Gallinella, a beautiful rose colored fish that glides on colorful little fins that look like wings, wins the unheard of name translation of tub gurnard.  It's in the trill family, and much prettier then a tub gurnard, which I refuse to recognize as it's official English name.

Perhaps the best one is San Pietro, which translates to John Dory fish.  In both languages, the name has a cute story.  A big, flat fish with a distinctive "thumbprint" or "eye" shaped mark on the side, the story goes that St. Peter caught this fish one day, then squeezed it and threw it back in the water, marking it with it's distinctive spot.  In English, John Dory is a fisherman mentioned in an ancient ballad.  The stories go on - that the fish has a latin root name that means "gate keeper", hence the St. Peter reference, but regardless, it's quite a name.

Every day I find myself googling fish, searching for a name translation that I wind up tossing.  Sometimes, they just sound better in Italian.

Then, as I was typing this, I looked at our dish soap, and realized that sometimes it goes the other way, too.  After all - who wants frizzy soap?

Friday, April 20, 2012

It's not a party until someone breaks out the lemon glasses

Fast Bar, a Monterosso institution, reopened with a giant party last night that I'm sure has most of the town recovering with headaches this morning.  We got there late, as the restaurant has been filling up promptly at 7 with us notoriously early dinner eating Americans, but at 10 pm, the party in the Old Town was in full swing.  The people in Monterosso are many things, but they love to have a good time, and parents were dancing in the middle of the mess with their kids.  The bar top was crowded with women and men bopping along to the loud music, or playing air guitar, or yelling whatever came to their mind into the giant funnel, which is normally used as a prop for bescant√†. 

The night started with a little bescant√†, the Monterosso tradition where residents dress up as shabby fishermen with the traditional glasses made of lemon peel, and burnt wine cork smudged on their faces, and the night ended with bescant√† props hanging off everyone, tourists and Monterossini.  A happy American couple took photos with the giant fisherman's hat, another marveled at their new lemon peel glasses.  An Irish couple in the corner got pulled into dancing with an older man from here, who clinked overfilled beer glasses with them several times, and yelled words of welcome in bits of English, as they laughed and went along with the crowd.  A woman walked in clutching her guidebook with her husbad leafed through the pages, confused, as though there was a chapter describing this social phenomenon called "celebration".  After a few minutes, she gave up looking and put it back in her bag.  A few minutes later, she was laughing as her husband and the father of one of my friend's apparently got into an air guitar contest as ACDC came on the radio.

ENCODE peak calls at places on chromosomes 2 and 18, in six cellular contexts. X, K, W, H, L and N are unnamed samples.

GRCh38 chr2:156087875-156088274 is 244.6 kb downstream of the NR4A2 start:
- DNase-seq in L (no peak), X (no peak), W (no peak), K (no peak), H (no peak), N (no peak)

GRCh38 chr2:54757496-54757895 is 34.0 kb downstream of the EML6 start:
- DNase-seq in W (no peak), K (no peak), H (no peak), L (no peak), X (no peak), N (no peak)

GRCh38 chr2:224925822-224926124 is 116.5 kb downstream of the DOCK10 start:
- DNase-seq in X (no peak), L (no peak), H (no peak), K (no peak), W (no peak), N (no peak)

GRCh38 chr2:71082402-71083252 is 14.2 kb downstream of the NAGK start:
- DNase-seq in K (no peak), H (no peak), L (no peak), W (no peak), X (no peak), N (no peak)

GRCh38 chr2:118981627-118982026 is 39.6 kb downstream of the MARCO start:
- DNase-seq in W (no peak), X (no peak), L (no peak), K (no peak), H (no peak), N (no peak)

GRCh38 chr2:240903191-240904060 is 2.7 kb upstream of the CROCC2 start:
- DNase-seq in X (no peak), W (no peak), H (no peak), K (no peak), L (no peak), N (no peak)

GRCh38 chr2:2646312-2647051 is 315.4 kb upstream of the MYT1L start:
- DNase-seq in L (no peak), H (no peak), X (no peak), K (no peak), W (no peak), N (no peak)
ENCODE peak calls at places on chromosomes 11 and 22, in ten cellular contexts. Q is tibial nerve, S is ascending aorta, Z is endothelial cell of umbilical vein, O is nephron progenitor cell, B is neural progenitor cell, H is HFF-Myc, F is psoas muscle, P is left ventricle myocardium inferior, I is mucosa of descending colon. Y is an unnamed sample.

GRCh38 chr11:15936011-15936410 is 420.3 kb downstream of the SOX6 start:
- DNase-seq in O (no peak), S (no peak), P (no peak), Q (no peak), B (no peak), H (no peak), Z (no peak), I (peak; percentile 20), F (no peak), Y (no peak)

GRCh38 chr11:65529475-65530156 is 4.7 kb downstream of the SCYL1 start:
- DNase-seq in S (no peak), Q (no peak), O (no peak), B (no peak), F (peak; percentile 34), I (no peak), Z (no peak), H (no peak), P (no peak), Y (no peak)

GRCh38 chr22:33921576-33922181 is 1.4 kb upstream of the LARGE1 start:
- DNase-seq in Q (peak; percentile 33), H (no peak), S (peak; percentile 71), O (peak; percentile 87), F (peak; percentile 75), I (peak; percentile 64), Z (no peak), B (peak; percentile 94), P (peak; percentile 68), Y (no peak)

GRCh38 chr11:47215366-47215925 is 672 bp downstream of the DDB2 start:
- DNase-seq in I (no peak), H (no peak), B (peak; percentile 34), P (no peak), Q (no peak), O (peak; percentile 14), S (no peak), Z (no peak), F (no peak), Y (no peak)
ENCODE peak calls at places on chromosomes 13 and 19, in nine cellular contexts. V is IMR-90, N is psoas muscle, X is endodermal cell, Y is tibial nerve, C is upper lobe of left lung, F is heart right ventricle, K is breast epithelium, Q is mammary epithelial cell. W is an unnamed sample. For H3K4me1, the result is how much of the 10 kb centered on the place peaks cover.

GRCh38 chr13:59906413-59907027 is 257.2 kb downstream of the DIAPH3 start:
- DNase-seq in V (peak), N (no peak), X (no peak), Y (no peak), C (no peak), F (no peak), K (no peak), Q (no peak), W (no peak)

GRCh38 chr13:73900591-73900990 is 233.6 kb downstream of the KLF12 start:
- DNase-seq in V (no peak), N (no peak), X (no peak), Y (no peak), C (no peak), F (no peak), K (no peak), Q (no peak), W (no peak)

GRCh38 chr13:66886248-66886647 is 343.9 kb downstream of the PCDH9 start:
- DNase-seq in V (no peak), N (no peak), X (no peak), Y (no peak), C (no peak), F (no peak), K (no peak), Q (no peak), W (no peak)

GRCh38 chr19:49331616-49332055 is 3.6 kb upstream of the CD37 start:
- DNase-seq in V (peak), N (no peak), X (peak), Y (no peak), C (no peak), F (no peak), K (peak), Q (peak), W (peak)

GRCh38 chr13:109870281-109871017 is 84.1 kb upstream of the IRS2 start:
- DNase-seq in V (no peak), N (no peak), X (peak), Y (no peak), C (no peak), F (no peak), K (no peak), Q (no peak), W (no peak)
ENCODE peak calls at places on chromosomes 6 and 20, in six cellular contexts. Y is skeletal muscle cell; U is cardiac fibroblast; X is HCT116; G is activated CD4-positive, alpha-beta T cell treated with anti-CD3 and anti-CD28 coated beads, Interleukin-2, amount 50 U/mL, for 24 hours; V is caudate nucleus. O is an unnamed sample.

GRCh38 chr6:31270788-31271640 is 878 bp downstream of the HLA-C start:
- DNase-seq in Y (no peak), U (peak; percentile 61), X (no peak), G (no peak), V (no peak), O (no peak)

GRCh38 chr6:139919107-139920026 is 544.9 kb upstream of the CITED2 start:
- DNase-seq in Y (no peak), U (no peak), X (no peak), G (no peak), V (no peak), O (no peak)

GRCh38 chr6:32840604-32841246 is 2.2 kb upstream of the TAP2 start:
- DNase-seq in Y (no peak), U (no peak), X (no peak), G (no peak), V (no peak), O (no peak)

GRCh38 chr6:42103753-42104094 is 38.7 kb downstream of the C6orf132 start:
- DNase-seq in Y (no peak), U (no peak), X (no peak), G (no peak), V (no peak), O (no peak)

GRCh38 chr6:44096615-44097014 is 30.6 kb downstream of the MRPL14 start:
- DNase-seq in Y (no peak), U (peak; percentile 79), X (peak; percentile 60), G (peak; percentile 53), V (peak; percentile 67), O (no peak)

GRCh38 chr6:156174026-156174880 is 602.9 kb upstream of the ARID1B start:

Fast Bar was one of the most severely damaged in the flood, and it's absence in the past 5 months is something that was noticed and felt.  It's the tiny bar where you come to dance on a table, to pop in for a second to meet friends, and, though in the season, full of tourists who have had maybe a little too much to drink, it's as full of locals in the same boat. 

The second to last bar to open (poor Cantina, you are the last), the town certainly feels more or less back to normal, and the pulse of Via Roma is definitely beating, strong and loudly.  The best reopening party yet, Monterosso has showed me time and time again that even after some of it's darkest moments, celebration still comes easily, and the sweeter times are made so much more sweet when contrasted with such a long, difficult winter.

Thursday, April 19, 2012

homemade ice pops and a little sun

And, of course, our sun umbrella and little pedana ready at the Cantina!

Rain gathering on the right, above the water...see it?

Homemade Ice Pops (Orange flavored) are a great sunny day treat on Via Fegina

Where I sat to eat my ice pop, and where I sit for about 30 minutes every sunny day

Monday, April 16, 2012

Pastry progress

Can a town really be considered rebuilt until the pastry shop is open?

A friend brought over my first torta monterossina of the season last night.  It's a special treat from here that consists a soft pie shell filled with a thin layer of apricot jam, cream, and chocolate chips.  It goes without saying that it is delicious, addictive, and all things wonderful about Italian breakfast-tea time-dessert foods.  The pastry shop, Laura's pasticceria, is rebuilt and back at the wonderful work of supplying Monterosso with it's sugar intake.  It was an important moment in town.

Via Roma, back in the swing of things

in front of the pastry shop - fango replaced by blooming flowers

flower pots stop cars at the foot of Via Roma, to the right of the Church
And the streets look pretty nice too :)

Wednesday, April 11, 2012

April showers

After the flurry of activity that comes to Monterosso in Easter, the few days after Pasqua (Easter) and Pasquetta (Easter Monday, also a holiday here) are very slow.  Coupled with a forecast that shows showers and more showers, the streets are empty and wet in the morning, and then sunny and empty in the afternoon.  Regardless, almost every restaurant is open, bars are full of clinking glasses, and guests wheeling luggage to the many hotels scattered across town. 

Save for the Cantina and Fast Bar, which should open this week, Monterosso is fully back to life, and it's lovely to see - even in the rain.

Besides damp streets and gorgeous grey clouds, the rain has brought another fun surprise. 

Giant bushes of wild rosemary have sprouted up on my walk home, and as I saw an old man, whistling aimlessly, snipping some sprigs to take home, I happily realized that this was a much easier shopping stop then walking all the way down the 147 stairs to the market.